• Meguro River: For hundreds of meters, there are about 800 cherry blossom trees lining this river. It’s not a good place for doing a picnic but it’s a good place for taking photos, for sure!
  • Yoyogi Park: Located near the shopping district of Harajuku, this park has over 600 cherry blossom trees in its vicinity.

TIP: Discover the beauty of Mt. Fuji up close as well as its nearby natural attractions by going on a day tour from Tokyo! Or if you come sometime around April 14 to May 27, you can take part in the limited-time Shibazakura Festival near Mt. Fuji where you can witness a field of unique pink moss!


◘◘ Kanagawa
(March 24 – First Bloom // April 2 – Best Viewing)

  • Yokohama:
    • Sankeien Garden: This is a Japanese landscape garden that has a central pond and several historical buildings (thereby giving off a great traditional look).
    • Mitsuike Koen (Park): Featuring 3 ponds, this park has been listed as one of Japan’s “100 best cherry blossom spots” so it’s definitely worth visiting.
  • Kamakura:
    • Tsurugaoka Hachimangu Shrine: You can get some great shots of this shrine with the nearby cherry trees that are numbering by hundreds.

◘◘ Gunma

  • Akagi Senbonzakura: It has a unique “pink-on-pink” feature given the surrounding ‘pink moss’ in the fields that are found just beside the cherry blossom trees.

» Kansai Region (関西地方) «

Himeji CastleHimeji Castle from Shutterstock.com
◘◘ Kyoto
(March 23 – First Bloom // March 30 to April 7 – Best Viewing)

  • Tetsugaku No Michi: Dubbed as the “Philosopher’s Path”, this runs beside a canal connecting Ginkakuji to Nanzenji and it is lined by hundreds of sakura trees.
  • Maruyama Park: Found beside Yasaka Shrine is this popular public park that has a large weeping cherry blossom tree (yaebeni shidare) in its center. Make sure to catch it at night when it’s lit up! While you’re there, you can enjoy the nearby food stalls too.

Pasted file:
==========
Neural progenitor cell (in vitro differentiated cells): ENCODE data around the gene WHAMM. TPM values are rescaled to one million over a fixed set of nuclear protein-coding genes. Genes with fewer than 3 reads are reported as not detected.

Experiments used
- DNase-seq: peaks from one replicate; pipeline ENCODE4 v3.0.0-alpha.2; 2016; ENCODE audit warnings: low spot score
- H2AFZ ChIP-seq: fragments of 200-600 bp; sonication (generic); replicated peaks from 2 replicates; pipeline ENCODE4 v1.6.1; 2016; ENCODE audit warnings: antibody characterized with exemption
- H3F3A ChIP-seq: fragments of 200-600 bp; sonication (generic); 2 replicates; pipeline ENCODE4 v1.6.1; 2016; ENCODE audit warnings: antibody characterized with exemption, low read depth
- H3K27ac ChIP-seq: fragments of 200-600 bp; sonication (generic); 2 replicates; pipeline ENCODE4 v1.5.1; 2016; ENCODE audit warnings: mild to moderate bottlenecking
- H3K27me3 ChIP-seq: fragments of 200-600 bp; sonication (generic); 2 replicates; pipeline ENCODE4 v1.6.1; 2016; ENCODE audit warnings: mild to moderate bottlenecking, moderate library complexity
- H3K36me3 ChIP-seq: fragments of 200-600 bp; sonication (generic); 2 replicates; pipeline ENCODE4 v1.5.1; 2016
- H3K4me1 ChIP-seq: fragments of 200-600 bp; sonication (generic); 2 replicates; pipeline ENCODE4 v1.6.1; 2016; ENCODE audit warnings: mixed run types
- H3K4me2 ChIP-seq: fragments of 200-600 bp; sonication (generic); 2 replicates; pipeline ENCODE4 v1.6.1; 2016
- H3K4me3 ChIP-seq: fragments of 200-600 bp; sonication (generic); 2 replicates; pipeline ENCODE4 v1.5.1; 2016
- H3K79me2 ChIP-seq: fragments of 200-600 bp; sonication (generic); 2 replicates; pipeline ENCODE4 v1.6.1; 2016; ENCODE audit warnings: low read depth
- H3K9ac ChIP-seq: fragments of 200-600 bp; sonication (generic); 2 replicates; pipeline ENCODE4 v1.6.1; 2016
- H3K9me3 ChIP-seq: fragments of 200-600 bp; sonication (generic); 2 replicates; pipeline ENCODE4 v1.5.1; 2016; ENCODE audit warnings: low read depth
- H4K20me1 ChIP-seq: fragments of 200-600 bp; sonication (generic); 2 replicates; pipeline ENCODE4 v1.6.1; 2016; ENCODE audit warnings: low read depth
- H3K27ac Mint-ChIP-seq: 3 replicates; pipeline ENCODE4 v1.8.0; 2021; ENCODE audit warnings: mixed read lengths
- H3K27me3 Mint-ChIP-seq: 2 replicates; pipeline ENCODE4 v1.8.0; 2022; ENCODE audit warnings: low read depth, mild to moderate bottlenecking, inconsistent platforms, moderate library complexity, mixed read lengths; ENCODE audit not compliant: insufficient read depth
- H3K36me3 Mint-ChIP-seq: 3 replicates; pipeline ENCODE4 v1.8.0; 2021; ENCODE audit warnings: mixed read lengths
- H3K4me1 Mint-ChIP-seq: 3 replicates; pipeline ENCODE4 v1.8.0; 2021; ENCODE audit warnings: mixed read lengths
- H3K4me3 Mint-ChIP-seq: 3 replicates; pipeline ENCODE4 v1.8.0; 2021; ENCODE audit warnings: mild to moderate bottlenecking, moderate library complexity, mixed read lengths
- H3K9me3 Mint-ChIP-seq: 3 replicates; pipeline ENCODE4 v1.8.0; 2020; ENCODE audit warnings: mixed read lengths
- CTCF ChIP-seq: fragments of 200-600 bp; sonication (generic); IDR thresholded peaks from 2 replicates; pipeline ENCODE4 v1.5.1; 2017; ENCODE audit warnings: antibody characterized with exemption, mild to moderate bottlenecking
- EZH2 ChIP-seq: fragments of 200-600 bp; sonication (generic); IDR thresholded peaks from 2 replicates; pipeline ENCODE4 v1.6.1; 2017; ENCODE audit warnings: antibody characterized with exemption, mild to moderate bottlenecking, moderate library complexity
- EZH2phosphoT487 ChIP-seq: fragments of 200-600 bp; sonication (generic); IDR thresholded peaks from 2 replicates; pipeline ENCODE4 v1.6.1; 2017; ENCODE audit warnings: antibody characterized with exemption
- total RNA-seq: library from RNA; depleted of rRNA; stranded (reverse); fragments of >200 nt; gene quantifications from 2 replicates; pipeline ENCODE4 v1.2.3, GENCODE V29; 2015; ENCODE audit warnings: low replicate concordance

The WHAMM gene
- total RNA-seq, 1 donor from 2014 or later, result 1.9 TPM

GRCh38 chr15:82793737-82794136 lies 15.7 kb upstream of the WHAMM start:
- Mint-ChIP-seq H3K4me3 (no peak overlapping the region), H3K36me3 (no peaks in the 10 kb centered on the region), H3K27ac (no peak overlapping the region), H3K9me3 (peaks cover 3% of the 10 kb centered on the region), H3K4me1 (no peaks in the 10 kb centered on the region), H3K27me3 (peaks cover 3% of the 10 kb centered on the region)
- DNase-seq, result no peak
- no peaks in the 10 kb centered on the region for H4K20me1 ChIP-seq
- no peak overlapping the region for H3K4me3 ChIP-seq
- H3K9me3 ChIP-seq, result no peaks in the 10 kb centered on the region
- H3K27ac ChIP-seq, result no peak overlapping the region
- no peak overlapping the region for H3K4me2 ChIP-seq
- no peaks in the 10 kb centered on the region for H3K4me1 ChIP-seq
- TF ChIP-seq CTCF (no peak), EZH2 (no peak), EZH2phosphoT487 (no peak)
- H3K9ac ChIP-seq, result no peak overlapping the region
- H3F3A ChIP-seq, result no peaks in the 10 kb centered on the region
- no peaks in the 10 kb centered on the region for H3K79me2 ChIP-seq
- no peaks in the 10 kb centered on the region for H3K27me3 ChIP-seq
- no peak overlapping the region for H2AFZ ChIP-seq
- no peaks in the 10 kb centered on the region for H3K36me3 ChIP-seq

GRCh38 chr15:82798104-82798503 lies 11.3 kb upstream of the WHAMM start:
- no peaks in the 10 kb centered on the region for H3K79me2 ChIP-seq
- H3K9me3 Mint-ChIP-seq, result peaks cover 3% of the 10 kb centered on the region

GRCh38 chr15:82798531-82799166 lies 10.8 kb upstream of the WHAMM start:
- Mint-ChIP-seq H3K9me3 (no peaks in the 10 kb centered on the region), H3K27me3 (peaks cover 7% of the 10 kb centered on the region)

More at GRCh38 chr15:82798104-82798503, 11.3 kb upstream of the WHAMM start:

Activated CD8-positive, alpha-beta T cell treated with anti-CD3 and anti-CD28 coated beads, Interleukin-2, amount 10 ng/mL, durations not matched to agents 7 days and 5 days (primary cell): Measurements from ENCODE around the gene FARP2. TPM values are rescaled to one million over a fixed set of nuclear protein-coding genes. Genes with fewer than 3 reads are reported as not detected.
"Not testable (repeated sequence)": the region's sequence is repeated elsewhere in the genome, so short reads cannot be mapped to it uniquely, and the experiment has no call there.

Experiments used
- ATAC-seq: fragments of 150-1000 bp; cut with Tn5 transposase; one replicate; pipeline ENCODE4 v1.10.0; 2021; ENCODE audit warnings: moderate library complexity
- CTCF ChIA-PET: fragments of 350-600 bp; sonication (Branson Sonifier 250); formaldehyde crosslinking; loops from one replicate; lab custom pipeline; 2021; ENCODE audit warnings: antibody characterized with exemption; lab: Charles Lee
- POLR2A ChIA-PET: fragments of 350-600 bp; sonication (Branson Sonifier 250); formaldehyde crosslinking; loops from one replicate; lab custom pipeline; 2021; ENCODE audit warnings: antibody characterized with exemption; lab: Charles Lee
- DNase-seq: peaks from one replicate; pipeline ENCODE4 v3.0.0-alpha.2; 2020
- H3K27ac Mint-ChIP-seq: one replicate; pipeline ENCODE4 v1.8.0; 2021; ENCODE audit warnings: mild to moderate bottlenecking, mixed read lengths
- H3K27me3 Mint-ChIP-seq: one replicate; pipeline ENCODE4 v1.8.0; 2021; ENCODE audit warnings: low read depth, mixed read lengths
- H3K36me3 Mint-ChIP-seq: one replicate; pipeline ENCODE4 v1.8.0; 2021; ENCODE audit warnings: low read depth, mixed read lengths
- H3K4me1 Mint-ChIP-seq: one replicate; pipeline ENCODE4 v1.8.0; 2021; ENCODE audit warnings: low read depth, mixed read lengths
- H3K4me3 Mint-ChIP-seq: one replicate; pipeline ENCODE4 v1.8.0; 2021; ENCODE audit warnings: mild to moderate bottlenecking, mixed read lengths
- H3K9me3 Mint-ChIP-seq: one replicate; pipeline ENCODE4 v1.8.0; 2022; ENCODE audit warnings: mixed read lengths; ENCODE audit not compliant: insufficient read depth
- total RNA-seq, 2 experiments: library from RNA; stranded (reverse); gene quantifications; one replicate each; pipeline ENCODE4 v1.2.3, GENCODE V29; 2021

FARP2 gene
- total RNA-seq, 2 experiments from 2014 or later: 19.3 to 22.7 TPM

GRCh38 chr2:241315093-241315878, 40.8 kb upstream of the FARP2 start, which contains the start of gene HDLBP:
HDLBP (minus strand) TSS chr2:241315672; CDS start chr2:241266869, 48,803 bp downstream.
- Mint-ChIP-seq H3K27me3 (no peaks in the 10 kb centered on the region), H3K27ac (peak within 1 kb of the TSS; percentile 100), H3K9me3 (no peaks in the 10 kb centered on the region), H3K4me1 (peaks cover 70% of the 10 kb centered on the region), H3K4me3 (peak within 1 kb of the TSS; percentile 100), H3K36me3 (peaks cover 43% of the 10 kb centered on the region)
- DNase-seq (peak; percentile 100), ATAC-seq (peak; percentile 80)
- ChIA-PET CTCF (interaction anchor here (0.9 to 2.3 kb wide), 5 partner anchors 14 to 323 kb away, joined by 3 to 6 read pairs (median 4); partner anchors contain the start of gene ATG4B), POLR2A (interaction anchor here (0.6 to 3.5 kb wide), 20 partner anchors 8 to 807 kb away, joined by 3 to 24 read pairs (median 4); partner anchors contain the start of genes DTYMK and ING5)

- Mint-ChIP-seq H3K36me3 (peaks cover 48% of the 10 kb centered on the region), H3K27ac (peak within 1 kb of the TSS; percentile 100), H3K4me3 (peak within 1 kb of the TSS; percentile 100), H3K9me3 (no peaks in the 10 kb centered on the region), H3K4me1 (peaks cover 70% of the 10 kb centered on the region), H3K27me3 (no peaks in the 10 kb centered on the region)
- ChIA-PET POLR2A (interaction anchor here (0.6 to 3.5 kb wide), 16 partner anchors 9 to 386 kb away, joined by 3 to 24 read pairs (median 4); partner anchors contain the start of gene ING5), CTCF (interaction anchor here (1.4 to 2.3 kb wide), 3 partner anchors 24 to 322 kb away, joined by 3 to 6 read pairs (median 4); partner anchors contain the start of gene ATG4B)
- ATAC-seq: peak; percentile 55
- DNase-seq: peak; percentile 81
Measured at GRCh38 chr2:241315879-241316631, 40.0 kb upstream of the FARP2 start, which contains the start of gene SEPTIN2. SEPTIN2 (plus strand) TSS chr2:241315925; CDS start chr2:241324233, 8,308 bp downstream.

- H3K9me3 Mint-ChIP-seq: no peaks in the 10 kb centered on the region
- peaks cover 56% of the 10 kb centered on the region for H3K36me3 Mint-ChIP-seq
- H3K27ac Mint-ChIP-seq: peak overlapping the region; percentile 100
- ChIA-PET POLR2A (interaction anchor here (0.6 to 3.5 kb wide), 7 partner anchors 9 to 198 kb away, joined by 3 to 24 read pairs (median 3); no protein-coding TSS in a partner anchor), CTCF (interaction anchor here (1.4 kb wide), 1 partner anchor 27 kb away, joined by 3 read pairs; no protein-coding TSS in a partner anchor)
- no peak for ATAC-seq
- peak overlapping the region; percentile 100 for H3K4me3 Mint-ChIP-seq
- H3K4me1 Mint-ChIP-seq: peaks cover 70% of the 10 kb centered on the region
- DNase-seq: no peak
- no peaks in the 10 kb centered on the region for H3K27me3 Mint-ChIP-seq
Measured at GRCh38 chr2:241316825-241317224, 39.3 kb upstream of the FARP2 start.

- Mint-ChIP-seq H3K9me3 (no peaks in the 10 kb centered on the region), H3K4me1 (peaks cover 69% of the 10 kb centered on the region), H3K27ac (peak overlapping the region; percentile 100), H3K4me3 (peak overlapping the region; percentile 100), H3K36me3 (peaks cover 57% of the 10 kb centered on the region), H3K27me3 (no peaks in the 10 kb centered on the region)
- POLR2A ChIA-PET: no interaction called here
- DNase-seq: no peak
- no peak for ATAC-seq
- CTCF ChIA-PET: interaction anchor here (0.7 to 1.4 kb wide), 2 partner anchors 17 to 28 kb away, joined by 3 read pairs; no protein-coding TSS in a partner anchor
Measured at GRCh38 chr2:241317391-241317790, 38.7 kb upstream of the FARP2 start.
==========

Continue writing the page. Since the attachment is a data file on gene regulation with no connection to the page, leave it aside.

• Heian Shrine: Yet another place to find weeping cherry trees — but in more numbers. Take note that these weeping trees reach full bloom just after a few days that the other normal cherry trees do.
  • Arashiyama: Located in the western outskirts of Kyoto, this place is not only known for its Bamboo Groves and Monkey Park (Iwatayama) but also known for its great areas for cherry blossom viewing. An ideal spot would definitely be by the Togetsukyo Bridge on the riverside of Nakanoshima Park.

    TIP: Ride the charming Sagano Scenic Railway that goes along Arashiyama to Kameoka. It’s a great way to soak in the cherry blossom views around you given the train’s clear glass ceiling.


◘◘ Osaka
(March 22 – First Bloom // March 28 to April 5 – Best Viewing)

  • Kema Sakuranomiya Park: This park seemingly has endless rows of sakura trees — besides, they number at nearly 5,000! You can enjoy such a grand view either from the riverside promenade or from the ships going through the river.
  • Osaka Castle: Naturally, a stop here is warranted due to the 4,000 sakura trees that surround it. And if I may share a tip, the Nishinomaru park on the western side of the castle is great for doing picnics as it gives great scenic views of the tower.
  • Expo 70 Commemorative Park: Yet again, another area with thousands of cherry blossom trees. At night you can enjoy it even more when they light everything up.

TIP: From Osaka, you can also do a day tour to Kyoto’s Arashiyama and Nara’s deer park to enjoy the sakura season!


◘◘ Nara
(March 23 – First Bloom // March 29 to April 6 – Best Viewing)

  • Yoshinoyama (Mount Yoshino): Wanna know Japan’s #1 cherry blossom viewing spot for centuries? Then, head over here! You’ll surely be overwhelmed by the 30,000~ cherry trees that surround this mountain.
  • Nara Park: Outnumbering the free-roaming deers are the 1,700 cherry blossom trees that are planted here! Make sure to go southeast of Todaiji’s main hall if you want a huge lawn encircled by these pink trees.
  • Wakakusayama: Found just behind Nara Park, this hill’s hiking trail is lined with cherry blossoms, and if you go a bit to the top, you’ll get a good picture of everything with the dense city as a backdrop.

◘◘ Hyogo
(March 24 – First Bloom // April 7 – Best Viewing)